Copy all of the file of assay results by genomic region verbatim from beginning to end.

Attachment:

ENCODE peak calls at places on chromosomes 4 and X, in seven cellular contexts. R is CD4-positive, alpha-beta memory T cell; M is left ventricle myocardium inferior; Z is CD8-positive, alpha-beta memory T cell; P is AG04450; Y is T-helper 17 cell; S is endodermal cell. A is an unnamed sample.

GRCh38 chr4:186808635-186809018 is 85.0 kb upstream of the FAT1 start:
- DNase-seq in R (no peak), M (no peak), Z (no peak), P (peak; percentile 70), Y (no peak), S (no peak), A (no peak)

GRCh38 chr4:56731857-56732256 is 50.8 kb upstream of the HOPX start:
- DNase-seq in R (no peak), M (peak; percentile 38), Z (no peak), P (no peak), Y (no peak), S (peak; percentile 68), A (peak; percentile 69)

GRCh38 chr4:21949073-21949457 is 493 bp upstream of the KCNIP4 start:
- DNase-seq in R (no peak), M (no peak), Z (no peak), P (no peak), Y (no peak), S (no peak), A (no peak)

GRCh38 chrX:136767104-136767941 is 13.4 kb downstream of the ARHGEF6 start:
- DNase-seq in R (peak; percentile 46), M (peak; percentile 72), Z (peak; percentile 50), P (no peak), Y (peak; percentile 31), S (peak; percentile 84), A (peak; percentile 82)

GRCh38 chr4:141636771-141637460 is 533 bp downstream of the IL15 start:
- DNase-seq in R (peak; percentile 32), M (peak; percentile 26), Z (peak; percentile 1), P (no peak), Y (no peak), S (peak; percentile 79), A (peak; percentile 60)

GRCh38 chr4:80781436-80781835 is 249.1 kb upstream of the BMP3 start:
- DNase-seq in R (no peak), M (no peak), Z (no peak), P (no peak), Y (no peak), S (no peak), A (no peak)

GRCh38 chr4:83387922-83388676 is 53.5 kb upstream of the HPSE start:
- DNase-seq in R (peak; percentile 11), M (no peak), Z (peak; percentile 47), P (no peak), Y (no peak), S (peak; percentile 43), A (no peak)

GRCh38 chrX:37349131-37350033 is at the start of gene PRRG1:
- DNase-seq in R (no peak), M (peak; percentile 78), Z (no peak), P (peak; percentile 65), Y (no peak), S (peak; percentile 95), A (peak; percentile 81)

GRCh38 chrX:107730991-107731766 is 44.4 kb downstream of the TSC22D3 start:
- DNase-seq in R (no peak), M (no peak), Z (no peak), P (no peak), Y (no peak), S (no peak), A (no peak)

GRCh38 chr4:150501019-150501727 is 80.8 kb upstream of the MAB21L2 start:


ENCODE peak calls at places on chromosomes 4 and X, in seven cellular contexts. R is CD4-positive, alpha-beta memory T cell; M is left ventricle myocardium inferior; Z is CD8-positive, alpha-beta memory T cell; P is AG04450; Y is T-helper 17 cell; S is endodermal cell. A is an unnamed sample.

GRCh38 chr4:186808635-186809018 is 85.0 kb upstream of the FAT1 start:
- DNase-seq in R (no peak), M (no peak), Z (no peak), P (peak; percentile 70), Y (no peak), S (no peak), A (no peak)

GRCh38 chr4:56731857-56732256 is 50.8 kb upstream of the HOPX start:
- DNase-seq in R (no peak), M (peak; percentile 38), Z (no peak), P (no peak), Y (no peak), S (peak; percentile 68), A (peak; percentile 69)

GRCh38 chr4:21949073-21949457 is 493 bp upstream of the KCNIP4 start:
- DNase-seq in R (no peak), M (no peak), Z (no peak), P (no peak), Y (no peak), S (no peak), A (no peak)

GRCh38 chrX:136767104-136767941 is 13.4 kb downstream of the ARHGEF6 start:
- DNase-seq in R (peak; percentile 46), M (peak; percentile 72), Z (peak; percentile 50), P (no peak), Y (peak; percentile 31), S (peak; percentile 84), A (peak; percentile 82)

GRCh38 chr4:141636771-141637460 is 533 bp downstream of the IL15 start:
- DNase-seq in R (peak; percentile 32), M (peak; percentile 26), Z (peak; percentile 1), P (no peak), Y (no peak), S (peak; percentile 79), A (peak; percentile 60)

GRCh38 chr4:80781436-80781835 is 249.1 kb upstream of the BMP3 start:
- DNase-seq in R (no peak), M (no peak), Z (no peak), P (no peak), Y (no peak), S (no peak), A (no peak)

GRCh38 chr4:83387922-83388676 is 53.5 kb upstream of the HPSE start:
- DNase-seq in R (peak; percentile 11), M (no peak), Z (peak; percentile 47), P (no peak), Y (no peak), S (peak; percentile 43), A (no peak)

GRCh38 chrX:37349131-37350033 is at the start of gene PRRG1:
- DNase-seq in R (no peak), M (peak; percentile 78), Z (no peak), P (peak; percentile 65), Y (no peak), S (peak; percentile 95), A (peak; percentile 81)

GRCh38 chrX:107730991-107731766 is 44.4 kb downstream of the TSC22D3 start:
- DNase-seq in R (no peak), M (no peak), Z (no peak), P (no peak), Y (no peak), S (no peak), A (no peak)

GRCh38 chr4:150501019-150501727 is 80.8 kb upstream of the MAB21L2 start: